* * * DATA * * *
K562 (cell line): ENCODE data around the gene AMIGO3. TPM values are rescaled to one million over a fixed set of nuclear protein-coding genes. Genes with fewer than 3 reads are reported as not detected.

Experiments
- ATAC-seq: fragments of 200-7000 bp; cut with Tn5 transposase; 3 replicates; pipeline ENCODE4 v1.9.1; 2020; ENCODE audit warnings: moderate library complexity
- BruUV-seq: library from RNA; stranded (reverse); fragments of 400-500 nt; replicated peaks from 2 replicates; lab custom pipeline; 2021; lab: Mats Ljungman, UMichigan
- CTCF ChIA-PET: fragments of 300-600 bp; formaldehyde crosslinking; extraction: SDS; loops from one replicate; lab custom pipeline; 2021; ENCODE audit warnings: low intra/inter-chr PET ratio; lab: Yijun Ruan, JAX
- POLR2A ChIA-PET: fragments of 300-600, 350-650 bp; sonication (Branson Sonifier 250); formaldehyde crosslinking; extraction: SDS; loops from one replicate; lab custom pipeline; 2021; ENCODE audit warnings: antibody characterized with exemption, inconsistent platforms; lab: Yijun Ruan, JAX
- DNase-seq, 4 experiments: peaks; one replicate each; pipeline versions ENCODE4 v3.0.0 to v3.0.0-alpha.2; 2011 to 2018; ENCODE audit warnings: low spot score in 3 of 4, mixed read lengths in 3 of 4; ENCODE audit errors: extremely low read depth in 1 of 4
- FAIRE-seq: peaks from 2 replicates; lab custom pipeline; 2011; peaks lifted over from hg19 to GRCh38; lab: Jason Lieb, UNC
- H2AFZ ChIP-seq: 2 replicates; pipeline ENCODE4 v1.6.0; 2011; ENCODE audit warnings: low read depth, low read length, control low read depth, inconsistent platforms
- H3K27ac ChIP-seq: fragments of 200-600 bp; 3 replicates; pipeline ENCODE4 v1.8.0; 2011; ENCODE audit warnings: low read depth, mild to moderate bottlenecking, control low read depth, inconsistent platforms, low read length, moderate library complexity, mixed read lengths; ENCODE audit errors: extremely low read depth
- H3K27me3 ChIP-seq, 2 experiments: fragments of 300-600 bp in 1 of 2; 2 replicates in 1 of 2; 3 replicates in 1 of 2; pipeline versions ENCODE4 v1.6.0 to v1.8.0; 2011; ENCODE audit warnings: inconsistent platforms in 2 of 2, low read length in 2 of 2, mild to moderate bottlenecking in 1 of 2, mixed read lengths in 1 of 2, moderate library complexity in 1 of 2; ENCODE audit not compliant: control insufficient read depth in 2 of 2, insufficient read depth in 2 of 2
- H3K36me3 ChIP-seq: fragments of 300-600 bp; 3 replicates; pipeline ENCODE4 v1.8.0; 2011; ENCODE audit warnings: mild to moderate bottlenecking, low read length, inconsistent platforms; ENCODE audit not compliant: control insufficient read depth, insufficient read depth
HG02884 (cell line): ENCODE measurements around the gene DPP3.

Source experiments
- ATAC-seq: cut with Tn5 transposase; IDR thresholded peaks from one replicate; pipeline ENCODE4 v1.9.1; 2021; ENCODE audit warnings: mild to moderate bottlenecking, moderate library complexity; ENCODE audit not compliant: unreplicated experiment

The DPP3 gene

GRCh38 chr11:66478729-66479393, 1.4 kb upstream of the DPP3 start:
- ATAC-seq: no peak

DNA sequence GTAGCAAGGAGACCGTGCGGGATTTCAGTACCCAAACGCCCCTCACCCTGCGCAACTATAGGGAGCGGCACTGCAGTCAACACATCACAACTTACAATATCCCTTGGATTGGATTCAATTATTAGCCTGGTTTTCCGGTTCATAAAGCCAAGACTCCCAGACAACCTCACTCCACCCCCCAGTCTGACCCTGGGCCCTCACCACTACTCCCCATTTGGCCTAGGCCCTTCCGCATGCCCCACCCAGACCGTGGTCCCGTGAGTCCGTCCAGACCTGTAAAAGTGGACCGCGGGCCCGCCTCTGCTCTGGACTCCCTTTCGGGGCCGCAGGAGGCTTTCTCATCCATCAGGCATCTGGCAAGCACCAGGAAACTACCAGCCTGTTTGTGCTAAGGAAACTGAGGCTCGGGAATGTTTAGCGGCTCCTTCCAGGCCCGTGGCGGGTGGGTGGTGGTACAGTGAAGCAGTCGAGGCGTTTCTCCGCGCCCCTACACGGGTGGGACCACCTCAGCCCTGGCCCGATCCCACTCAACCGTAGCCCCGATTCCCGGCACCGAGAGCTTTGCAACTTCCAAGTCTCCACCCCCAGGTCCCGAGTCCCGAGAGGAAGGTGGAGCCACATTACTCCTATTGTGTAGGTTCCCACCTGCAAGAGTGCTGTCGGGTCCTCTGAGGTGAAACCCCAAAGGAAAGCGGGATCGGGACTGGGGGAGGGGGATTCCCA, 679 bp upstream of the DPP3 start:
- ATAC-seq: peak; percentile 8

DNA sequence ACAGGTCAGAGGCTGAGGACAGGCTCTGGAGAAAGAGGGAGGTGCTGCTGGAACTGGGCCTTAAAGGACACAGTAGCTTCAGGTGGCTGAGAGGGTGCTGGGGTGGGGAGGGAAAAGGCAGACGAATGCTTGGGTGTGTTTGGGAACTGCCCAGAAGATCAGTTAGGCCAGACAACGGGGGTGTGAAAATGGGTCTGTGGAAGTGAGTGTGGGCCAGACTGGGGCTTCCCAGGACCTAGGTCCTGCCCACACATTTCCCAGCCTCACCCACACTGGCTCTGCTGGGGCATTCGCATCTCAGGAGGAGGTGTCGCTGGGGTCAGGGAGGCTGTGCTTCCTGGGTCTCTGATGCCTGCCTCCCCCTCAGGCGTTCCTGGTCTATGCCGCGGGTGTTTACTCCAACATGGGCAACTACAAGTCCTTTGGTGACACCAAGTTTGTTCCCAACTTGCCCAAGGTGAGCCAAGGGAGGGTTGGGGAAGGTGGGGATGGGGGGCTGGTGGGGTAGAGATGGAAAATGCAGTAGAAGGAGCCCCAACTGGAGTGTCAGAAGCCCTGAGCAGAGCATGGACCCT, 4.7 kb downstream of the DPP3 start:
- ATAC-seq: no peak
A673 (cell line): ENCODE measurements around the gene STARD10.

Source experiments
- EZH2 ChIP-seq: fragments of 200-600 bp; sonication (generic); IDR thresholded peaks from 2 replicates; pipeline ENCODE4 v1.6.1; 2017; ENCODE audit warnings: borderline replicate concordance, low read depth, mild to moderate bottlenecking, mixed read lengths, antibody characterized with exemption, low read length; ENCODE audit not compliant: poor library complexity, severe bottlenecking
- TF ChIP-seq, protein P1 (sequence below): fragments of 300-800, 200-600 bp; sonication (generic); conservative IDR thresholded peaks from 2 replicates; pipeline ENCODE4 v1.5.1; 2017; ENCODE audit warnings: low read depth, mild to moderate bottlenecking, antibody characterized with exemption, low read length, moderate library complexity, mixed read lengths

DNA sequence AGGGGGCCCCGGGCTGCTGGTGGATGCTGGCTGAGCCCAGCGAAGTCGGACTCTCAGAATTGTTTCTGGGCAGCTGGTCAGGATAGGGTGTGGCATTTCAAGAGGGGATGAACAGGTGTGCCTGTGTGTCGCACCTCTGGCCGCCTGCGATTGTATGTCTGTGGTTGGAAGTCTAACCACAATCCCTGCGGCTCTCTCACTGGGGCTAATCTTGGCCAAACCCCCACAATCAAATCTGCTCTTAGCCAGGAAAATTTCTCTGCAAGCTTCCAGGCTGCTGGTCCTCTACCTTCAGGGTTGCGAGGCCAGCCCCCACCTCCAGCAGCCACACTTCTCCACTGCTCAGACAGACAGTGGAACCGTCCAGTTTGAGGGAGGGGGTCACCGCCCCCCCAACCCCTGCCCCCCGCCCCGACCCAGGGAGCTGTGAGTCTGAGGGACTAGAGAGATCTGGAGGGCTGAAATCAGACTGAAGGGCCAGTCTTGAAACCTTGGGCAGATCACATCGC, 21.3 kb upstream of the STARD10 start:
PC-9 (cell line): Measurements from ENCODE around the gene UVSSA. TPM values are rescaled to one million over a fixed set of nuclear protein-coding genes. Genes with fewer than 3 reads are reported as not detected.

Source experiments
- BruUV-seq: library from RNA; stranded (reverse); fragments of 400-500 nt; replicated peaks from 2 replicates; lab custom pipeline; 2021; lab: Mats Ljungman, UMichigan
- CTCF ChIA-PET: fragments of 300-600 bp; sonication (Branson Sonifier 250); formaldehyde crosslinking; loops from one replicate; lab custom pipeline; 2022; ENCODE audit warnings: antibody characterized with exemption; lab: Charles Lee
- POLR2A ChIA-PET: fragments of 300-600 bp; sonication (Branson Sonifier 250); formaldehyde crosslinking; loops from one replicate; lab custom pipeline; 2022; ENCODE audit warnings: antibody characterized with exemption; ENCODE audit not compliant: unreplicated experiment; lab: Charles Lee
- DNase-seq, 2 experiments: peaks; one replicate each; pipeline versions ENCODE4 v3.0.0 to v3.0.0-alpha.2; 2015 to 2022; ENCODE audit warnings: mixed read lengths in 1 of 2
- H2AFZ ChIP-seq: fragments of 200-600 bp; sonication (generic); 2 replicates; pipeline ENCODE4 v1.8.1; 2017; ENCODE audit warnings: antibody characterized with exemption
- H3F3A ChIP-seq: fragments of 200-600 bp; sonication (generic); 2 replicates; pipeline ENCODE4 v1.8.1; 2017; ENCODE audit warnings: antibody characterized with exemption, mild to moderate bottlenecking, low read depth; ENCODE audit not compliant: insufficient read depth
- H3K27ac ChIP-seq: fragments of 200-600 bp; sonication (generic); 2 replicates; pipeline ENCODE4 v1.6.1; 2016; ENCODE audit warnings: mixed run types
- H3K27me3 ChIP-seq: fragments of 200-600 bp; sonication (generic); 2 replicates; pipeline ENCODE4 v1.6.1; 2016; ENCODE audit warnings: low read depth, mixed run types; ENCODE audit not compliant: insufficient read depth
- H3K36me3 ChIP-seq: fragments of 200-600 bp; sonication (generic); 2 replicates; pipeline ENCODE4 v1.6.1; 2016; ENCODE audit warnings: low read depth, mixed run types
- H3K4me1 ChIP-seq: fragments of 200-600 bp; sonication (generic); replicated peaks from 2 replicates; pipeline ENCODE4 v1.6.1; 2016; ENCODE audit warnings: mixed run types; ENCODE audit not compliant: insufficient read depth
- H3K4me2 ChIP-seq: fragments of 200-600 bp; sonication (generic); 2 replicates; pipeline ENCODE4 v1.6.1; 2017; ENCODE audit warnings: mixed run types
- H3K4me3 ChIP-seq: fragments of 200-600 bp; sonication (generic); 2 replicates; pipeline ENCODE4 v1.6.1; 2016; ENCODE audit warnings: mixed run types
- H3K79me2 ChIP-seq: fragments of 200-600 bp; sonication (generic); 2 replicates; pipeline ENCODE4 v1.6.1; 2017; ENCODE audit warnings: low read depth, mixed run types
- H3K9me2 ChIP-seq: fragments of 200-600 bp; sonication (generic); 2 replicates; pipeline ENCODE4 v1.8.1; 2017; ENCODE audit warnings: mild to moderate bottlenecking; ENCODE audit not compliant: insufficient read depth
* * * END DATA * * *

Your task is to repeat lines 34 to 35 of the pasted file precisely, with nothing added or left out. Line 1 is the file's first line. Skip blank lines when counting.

- H2AFZ ChIP-seq: fragments of 200-600 bp; sonication (generic); 2 replicates; pipeline ENCODE4 v1.8.1; 2017; ENCODE audit warnings: antibody characterized with exemption
- H3F3A ChIP-seq: fragments of 200-600 bp; sonication (generic); 2 replicates; pipeline ENCODE4 v1.8.1; 2017; ENCODE audit warnings: antibody characterized with exemption, mild to moderate bottlenecking, low read depth; ENCODE audit not compliant: insufficient read depth